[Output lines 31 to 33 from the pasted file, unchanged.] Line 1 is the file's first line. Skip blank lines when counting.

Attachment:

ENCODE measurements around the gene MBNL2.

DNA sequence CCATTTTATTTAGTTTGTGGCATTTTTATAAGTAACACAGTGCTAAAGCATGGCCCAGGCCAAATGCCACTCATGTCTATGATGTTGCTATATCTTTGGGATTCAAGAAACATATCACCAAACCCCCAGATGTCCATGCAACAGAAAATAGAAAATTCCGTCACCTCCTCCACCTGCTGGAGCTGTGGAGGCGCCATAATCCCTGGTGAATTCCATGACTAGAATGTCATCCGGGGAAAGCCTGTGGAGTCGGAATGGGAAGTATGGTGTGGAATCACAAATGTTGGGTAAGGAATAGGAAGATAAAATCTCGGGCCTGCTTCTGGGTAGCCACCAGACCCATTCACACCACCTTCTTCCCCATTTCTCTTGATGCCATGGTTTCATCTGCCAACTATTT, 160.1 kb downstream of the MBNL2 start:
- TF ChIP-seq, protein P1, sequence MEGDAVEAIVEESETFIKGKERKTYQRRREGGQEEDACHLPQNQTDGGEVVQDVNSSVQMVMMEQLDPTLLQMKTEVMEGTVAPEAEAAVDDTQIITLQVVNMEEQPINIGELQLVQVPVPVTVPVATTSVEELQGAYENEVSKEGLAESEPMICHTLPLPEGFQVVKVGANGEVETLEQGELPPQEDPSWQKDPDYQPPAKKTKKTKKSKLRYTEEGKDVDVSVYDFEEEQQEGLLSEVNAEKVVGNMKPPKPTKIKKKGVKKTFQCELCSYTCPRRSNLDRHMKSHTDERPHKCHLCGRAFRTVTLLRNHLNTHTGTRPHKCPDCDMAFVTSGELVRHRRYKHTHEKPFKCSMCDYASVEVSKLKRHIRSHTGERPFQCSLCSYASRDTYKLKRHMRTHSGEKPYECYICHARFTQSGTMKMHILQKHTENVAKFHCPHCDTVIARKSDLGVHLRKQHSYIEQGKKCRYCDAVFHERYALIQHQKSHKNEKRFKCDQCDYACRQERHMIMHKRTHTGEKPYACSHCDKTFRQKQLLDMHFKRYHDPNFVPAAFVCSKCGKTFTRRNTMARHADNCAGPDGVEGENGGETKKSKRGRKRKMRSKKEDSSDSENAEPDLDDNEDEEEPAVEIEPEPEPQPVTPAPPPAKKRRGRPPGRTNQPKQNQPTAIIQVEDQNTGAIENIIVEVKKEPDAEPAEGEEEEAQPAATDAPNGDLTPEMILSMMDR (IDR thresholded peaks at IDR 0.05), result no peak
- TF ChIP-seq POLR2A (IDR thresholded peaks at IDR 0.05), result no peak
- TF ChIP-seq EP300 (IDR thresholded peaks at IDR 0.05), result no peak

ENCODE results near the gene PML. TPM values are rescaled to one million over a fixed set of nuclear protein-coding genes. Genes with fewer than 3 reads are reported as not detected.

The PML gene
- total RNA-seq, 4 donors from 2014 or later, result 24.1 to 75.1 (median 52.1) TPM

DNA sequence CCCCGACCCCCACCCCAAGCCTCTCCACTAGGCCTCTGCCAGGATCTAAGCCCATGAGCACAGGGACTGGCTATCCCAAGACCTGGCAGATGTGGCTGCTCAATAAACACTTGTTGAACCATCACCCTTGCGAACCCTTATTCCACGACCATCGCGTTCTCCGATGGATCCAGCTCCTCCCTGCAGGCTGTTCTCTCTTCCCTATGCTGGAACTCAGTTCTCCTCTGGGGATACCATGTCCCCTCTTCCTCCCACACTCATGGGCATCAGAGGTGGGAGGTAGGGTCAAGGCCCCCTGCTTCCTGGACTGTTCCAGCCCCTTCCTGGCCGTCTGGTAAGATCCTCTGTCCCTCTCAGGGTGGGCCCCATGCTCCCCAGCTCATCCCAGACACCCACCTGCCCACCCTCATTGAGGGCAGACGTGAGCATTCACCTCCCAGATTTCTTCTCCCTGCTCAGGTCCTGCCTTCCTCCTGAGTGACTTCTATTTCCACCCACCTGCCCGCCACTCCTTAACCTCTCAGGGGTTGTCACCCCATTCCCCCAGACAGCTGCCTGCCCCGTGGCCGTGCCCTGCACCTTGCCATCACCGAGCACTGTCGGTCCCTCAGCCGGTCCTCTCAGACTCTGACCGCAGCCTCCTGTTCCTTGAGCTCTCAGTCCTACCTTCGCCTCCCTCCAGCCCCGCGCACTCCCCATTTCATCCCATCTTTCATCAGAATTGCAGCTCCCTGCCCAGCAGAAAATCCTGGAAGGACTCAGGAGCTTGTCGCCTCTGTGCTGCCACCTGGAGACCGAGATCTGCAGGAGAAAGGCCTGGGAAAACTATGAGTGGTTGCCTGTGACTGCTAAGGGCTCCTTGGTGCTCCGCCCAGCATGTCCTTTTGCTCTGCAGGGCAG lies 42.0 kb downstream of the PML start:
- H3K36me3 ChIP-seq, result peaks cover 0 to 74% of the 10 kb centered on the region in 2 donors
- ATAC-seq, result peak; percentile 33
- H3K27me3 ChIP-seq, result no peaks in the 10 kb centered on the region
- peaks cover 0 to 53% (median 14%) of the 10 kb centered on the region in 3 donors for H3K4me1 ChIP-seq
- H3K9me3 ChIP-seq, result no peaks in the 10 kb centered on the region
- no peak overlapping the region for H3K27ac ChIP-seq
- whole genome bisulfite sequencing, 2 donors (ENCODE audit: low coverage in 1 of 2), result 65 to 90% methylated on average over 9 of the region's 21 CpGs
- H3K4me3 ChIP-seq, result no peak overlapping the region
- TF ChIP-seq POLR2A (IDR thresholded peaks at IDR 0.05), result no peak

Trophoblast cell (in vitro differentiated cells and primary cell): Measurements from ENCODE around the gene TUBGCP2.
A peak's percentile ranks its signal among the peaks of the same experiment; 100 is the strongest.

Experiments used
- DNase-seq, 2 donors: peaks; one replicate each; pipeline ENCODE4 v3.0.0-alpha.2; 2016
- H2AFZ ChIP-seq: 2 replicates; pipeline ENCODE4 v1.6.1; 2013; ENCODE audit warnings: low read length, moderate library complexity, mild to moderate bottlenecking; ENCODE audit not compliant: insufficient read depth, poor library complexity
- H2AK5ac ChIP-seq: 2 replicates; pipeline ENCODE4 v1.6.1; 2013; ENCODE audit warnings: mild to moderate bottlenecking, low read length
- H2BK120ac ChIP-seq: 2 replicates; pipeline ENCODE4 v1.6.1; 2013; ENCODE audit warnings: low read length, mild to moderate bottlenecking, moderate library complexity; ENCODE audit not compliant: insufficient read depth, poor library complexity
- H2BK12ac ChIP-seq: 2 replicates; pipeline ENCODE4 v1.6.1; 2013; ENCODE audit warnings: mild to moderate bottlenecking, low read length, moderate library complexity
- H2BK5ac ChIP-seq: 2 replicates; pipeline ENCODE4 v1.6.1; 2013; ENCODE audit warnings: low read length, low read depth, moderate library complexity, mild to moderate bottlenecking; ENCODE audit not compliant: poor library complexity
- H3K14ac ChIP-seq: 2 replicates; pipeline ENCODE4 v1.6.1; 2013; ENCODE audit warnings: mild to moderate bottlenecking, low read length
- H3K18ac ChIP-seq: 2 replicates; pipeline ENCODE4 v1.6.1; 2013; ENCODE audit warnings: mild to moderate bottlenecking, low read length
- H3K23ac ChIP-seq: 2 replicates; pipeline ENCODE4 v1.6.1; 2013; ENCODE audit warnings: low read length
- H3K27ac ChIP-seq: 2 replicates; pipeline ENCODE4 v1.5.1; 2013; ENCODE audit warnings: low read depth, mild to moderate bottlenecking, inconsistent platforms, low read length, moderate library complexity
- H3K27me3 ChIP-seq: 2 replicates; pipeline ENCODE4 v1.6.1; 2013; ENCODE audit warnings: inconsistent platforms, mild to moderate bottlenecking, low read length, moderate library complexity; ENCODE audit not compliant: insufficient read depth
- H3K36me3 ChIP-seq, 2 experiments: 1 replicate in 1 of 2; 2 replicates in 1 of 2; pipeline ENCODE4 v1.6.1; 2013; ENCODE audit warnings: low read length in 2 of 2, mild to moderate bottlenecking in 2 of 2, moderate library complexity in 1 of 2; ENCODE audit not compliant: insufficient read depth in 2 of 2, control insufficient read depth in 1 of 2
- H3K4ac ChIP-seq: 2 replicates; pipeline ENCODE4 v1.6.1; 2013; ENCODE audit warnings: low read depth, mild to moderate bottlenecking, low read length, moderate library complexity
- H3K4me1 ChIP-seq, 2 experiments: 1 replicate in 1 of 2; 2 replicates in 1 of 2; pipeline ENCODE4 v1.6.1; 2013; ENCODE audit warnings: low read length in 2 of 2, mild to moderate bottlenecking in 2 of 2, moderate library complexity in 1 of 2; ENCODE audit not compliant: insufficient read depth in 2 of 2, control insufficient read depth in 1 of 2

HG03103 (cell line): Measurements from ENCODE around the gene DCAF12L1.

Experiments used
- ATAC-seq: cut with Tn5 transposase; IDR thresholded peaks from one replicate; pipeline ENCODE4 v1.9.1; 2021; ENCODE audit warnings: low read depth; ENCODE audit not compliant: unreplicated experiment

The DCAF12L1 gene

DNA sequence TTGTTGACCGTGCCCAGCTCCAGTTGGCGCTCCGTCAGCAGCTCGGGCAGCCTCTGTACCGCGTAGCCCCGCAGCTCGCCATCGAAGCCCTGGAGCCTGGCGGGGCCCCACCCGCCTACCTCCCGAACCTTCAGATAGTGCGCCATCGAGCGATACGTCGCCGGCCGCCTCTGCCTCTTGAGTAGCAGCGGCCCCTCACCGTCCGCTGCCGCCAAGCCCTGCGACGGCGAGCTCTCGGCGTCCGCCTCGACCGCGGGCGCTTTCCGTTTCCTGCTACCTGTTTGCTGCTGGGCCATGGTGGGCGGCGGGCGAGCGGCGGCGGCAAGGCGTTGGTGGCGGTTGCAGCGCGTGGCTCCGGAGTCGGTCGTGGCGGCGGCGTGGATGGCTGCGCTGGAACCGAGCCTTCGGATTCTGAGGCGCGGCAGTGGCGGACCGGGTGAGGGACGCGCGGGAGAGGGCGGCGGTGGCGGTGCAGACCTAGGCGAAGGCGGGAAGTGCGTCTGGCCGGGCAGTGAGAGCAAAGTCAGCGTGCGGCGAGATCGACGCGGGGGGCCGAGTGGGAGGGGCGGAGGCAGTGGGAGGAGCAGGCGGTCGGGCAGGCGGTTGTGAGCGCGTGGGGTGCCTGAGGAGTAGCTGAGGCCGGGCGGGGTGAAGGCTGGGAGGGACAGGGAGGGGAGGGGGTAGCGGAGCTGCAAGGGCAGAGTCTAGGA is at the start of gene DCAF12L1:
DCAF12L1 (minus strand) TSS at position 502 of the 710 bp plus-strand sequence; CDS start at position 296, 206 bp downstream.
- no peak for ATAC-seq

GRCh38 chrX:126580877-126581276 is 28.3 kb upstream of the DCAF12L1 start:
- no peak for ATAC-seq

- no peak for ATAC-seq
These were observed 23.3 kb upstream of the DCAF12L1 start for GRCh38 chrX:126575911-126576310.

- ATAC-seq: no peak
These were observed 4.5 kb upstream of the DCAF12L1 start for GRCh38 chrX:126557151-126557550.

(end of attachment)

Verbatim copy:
- H3K27ac ChIP-seq: 2 replicates; pipeline ENCODE4 v1.5.1; 2013; ENCODE audit warnings: low read depth, mild to moderate bottlenecking, inconsistent platforms, low read length, moderate library complexity
- H3K27me3 ChIP-seq: 2 replicates; pipeline ENCODE4 v1.6.1; 2013; ENCODE audit warnings: inconsistent platforms, mild to moderate bottlenecking, low read length, moderate library complexity; ENCODE audit not compliant: insufficient read depth
- H3K36me3 ChIP-seq, 2 experiments: 1 replicate in 1 of 2; 2 replicates in 1 of 2; pipeline ENCODE4 v1.6.1; 2013; ENCODE audit warnings: low read length in 2 of 2, mild to moderate bottlenecking in 2 of 2, moderate library complexity in 1 of 2; ENCODE audit not compliant: insufficient read depth in 2 of 2, control insufficient read depth in 1 of 2